Yep. Spider-Man just said “dig it.” I think I mentioned this last time, but I really love the insane way that Spider-Man writers think teenagers talk. Anyway, Spider-Man hangs back again and watches Hammerhead’s men try to shoot down the helicopter before getting in their own chopper. He hitches a ride on the bottom of Hammerhead’s copter, and flies off with them to the final destination, and the whole reason for this marriage scheme. Spider-Man listens to Hammerhead talk to his men inside the helicopter, and basically learns that Hammerhead has no idea where they’re going, or what they’ll find there, he just found out about some lawyer trying to give Aunt May an inheritance she didn’t know about, and decided to take whatever it was from the old lady. Which makes Peter realize that Doc Ock clearly is after this inheritance too, and was hoping to have half of it, as is his husbandly right. So what’s the inheritance? Money? Nope! It’s a Canadian island housing the world’s most powerful and sophisticated Nuclear Breeding Reactors! That’s right, Aunt May is now the proud owner of a nuclear power plant, and Doc Ock wanted to marry her to gain control of it to take over the world. Guys. I love comics. So the helicopters land on the island, and we get another crazy fight scene where Spider-Man is basically just in the way in the battle between Doc Ock and Hammerhead. But Spider is able to take care of Doc Ock for a little bit, and uses the time he gets from knocking him out to get Aunt May to a safe distance. And then, instead of stopping the two supervillain in the powerful Nuclear Power Plant, Spider-Man decides to fly away in a jet, which he can fly, and bring Aunt May back to New York. But as he’s flying away, we check back inside the power plant, and see that the plant is way more unstable and dangerous than Doc Ock thought it would be, and cautions his men to be careful. And just on cue Hammerhead comes busting in, and charges Doc Ock like a damn bull, leading to this.
Yep. Doctor Octopus, Hammerhead, and several unnamed goons just exploded in a fiery nuclear explosion, and Spider-Man is mocking them. Stay classy Spider-Man. And that’s the end. We see Spidey fly Aunt-May home, and the issue ends with some relationship drama with MJ, but that’s not really what we’re here to talk about. This story is so fun and emblematic of the times. Comics have always been crazy, and had insane stories, but I really think that the 70’s were a special time of insanity. Now, I know I was a little harsh about Spider-Man and his actions in this article, but I really do love him. Yeah, Peter maybe should have been more on the ball with the whole “Aunt May living with a known Supervillain” thing, but oh well. And I did make fun of the fact that he flies away with Aunt May rather than stop the villains, but that really is something that I love about Spider-Man. He’s so loyal, and while his whole deal is that he learned to never let people abuse their powers, and to always stop criminals if he has the chance, the exception to that rule is to always help Aunt May. He has done some crazy things to help Aunt May over the fifty years he’s been around, and I really love that about him. But the real star of this story is Doctor Octopus. I love him. I know a lot of people see Green Goblin as his archnemesis, mainly due to the aforementioned Gwen-killing, or maybe Venom (which I don’t understand, I really can’t stand Venom) but for me Doc Ock is the best. I love him as a villain, and he’s definitely my favorite Spidey villain. Mainly for stuff like this. No other Spider-Man villain (and probably no other Marvel villain) would come up with such a crazy plan. He literally wooed and tried to marry and old lady to get the nuclear power plant that she doesn’t even realize she owns. How far was he going to go with this whole thing? They don’t really say, so maybe he was going to kill Aunt May as soon as they were legally married, but I like to think that he was at least going to wait a while, and just be married to Aunt May. That may not be as weird as taking over Peter’s body for two years, but it’s pretty close.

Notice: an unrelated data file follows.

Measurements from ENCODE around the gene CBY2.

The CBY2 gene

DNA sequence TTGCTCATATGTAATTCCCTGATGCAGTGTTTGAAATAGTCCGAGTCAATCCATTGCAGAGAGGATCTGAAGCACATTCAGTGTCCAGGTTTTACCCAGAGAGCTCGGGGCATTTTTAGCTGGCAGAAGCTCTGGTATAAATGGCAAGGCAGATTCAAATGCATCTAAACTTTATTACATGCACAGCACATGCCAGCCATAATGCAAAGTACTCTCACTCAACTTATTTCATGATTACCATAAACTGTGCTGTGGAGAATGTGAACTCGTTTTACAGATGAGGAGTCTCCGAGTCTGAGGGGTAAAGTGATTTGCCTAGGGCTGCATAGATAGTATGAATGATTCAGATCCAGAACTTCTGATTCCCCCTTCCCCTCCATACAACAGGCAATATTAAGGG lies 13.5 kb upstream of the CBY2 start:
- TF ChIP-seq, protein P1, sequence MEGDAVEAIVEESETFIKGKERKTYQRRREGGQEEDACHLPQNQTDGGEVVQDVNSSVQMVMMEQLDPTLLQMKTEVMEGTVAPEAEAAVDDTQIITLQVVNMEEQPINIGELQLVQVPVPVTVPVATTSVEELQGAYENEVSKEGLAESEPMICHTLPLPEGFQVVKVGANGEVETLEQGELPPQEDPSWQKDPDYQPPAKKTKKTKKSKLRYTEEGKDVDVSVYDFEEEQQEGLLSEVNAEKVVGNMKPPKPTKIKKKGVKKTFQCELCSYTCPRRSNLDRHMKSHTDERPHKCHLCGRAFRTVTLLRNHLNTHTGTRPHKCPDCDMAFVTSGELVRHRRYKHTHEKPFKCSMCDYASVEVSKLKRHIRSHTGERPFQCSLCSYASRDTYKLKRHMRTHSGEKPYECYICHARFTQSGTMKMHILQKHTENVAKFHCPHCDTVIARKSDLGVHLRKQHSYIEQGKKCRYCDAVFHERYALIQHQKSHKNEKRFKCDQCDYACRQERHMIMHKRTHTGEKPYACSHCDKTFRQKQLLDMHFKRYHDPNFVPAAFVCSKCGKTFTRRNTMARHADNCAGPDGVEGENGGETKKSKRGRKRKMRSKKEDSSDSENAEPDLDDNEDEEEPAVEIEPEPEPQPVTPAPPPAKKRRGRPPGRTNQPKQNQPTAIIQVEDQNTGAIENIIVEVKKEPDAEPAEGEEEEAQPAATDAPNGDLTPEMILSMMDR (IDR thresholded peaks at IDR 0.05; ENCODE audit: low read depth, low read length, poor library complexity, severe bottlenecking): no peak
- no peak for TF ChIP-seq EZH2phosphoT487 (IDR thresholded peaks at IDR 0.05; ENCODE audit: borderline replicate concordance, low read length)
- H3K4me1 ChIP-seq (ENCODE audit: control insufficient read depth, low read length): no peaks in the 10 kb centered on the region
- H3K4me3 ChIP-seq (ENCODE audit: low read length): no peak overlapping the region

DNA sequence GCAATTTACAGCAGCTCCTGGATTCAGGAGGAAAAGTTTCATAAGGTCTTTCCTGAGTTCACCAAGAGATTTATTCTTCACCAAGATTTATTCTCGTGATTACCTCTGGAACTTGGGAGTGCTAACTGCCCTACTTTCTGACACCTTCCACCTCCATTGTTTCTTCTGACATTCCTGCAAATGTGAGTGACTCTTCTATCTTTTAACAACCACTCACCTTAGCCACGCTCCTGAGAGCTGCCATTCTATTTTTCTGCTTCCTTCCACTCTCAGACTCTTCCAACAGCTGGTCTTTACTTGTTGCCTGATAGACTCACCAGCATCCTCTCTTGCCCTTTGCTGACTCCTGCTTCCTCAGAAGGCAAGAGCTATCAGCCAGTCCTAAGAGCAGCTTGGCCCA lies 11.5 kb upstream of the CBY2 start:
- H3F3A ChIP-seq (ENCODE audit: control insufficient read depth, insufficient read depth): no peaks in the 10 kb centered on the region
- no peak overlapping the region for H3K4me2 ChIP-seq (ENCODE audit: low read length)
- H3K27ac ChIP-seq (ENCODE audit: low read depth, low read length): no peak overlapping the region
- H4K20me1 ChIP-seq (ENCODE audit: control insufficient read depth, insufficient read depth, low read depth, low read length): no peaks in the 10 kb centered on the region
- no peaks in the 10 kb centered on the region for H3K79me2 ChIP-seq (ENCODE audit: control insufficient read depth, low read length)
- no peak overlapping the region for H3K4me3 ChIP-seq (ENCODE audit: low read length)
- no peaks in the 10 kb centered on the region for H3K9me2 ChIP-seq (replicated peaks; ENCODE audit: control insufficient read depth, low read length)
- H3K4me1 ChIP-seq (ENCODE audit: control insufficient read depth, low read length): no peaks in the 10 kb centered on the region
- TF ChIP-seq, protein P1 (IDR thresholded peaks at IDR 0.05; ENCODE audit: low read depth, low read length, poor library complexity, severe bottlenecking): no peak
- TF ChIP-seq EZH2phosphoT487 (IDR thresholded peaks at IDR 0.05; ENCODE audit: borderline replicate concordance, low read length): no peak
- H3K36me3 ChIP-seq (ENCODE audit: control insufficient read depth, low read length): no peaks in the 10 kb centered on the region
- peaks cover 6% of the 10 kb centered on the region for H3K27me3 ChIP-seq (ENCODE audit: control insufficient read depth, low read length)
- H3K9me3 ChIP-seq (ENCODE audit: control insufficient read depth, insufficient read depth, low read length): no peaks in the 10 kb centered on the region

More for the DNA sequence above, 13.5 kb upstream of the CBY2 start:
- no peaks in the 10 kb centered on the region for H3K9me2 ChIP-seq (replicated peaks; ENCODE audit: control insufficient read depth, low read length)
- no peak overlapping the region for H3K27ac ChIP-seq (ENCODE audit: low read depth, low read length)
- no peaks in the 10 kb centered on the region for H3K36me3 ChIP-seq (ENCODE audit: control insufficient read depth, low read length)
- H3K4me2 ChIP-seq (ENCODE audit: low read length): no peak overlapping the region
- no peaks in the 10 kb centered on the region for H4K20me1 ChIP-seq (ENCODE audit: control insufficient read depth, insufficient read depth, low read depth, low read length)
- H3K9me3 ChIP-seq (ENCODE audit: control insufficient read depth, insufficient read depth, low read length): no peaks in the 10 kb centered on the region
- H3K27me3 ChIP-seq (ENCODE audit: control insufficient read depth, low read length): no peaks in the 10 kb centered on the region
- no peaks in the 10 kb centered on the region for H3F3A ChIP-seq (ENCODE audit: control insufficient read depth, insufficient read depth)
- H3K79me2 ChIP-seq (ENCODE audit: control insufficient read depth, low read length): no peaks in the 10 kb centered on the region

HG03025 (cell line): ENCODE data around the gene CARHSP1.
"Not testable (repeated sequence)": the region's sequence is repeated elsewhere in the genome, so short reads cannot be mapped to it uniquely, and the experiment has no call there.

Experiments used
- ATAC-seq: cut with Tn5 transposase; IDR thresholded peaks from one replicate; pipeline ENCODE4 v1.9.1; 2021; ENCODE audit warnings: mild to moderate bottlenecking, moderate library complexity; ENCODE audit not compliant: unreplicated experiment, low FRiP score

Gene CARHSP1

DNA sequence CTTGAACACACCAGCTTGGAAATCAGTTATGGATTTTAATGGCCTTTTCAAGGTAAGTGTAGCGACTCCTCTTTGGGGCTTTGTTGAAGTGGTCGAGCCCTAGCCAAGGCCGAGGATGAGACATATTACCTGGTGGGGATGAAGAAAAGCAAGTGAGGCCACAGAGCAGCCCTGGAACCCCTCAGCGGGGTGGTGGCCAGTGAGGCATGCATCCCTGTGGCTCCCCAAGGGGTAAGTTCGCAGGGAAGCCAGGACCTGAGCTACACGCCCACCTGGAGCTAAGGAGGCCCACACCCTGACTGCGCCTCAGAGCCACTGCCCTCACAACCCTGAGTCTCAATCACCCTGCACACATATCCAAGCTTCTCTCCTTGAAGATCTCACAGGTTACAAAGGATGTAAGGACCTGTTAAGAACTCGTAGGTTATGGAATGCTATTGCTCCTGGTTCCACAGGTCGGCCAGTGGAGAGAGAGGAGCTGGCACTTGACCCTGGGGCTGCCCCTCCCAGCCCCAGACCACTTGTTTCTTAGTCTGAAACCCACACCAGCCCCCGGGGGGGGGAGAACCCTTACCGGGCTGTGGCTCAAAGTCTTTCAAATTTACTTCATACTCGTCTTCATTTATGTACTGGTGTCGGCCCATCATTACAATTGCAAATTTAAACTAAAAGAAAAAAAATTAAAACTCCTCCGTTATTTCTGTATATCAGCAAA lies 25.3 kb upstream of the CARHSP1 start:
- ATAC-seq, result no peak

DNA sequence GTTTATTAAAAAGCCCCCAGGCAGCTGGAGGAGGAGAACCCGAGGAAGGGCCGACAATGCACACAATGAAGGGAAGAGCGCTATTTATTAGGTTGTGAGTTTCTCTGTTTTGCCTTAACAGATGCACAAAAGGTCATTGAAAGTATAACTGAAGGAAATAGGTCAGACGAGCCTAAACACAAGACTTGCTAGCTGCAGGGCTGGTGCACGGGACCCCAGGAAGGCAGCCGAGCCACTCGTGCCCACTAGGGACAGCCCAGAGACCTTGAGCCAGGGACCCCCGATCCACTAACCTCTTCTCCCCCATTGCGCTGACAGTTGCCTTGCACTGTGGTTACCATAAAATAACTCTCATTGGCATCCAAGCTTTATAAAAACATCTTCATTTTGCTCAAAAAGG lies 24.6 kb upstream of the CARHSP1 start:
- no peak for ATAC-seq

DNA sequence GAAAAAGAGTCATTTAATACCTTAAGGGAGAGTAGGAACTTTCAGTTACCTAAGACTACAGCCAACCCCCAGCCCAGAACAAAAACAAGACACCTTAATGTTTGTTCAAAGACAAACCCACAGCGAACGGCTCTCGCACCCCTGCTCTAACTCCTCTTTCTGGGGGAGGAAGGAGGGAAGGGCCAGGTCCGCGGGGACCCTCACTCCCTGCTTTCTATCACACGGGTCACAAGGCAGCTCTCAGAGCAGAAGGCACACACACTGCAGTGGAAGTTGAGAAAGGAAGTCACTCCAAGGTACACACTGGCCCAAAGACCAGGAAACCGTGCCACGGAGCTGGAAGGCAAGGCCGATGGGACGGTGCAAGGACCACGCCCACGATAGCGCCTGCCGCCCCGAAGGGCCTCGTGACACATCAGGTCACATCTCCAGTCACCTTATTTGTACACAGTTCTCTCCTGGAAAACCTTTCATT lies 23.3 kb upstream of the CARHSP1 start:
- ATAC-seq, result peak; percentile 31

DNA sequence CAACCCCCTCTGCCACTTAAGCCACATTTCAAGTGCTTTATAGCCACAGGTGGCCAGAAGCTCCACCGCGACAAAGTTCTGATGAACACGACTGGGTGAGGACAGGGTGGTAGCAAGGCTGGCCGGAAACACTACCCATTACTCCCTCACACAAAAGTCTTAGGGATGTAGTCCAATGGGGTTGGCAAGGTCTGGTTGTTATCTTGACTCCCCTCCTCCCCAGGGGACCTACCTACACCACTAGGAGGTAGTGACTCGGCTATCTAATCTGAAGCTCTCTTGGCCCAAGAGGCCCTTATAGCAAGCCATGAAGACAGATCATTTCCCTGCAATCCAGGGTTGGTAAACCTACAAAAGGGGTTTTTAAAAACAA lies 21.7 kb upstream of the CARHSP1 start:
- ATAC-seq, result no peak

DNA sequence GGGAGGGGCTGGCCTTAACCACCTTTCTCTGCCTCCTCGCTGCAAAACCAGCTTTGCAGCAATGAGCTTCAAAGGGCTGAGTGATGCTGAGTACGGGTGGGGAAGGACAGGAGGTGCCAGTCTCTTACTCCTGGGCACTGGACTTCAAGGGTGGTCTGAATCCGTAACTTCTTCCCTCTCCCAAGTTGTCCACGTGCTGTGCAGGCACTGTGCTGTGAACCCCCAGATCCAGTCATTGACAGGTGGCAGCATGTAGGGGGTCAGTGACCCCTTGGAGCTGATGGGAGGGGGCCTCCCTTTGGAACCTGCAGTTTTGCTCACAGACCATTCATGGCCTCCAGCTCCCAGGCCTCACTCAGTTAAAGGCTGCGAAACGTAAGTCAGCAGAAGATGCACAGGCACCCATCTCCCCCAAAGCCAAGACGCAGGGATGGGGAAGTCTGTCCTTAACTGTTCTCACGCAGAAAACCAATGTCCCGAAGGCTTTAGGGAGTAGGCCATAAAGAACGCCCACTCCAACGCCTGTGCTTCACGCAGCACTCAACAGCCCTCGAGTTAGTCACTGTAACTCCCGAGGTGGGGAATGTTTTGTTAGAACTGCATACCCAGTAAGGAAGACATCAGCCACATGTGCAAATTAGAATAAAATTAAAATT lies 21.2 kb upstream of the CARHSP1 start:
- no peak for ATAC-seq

the Amazing Spider-Man #131, “My Uncle…My Enemy?” was written by Gerry Conway and drawn by Ross Andru, 1974.
Categories: Marvel Madness
Has anyone ever answered the questions of who gave Aunt May this interesting inheritance or why she was the one to get it? What’s a seventy-year-old woman going to do with a nuclear facility anyway?
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I feel like it was a long-lost uncle, like the beginning of a Scooby-Doo episode.
And of course, the Superior Spider-man story line adds a new level of insanity to this comic. It certainly doesn’t help they decided to reference it in Doc Ock’s memories when Spider-man is trying to figure out how to stop him.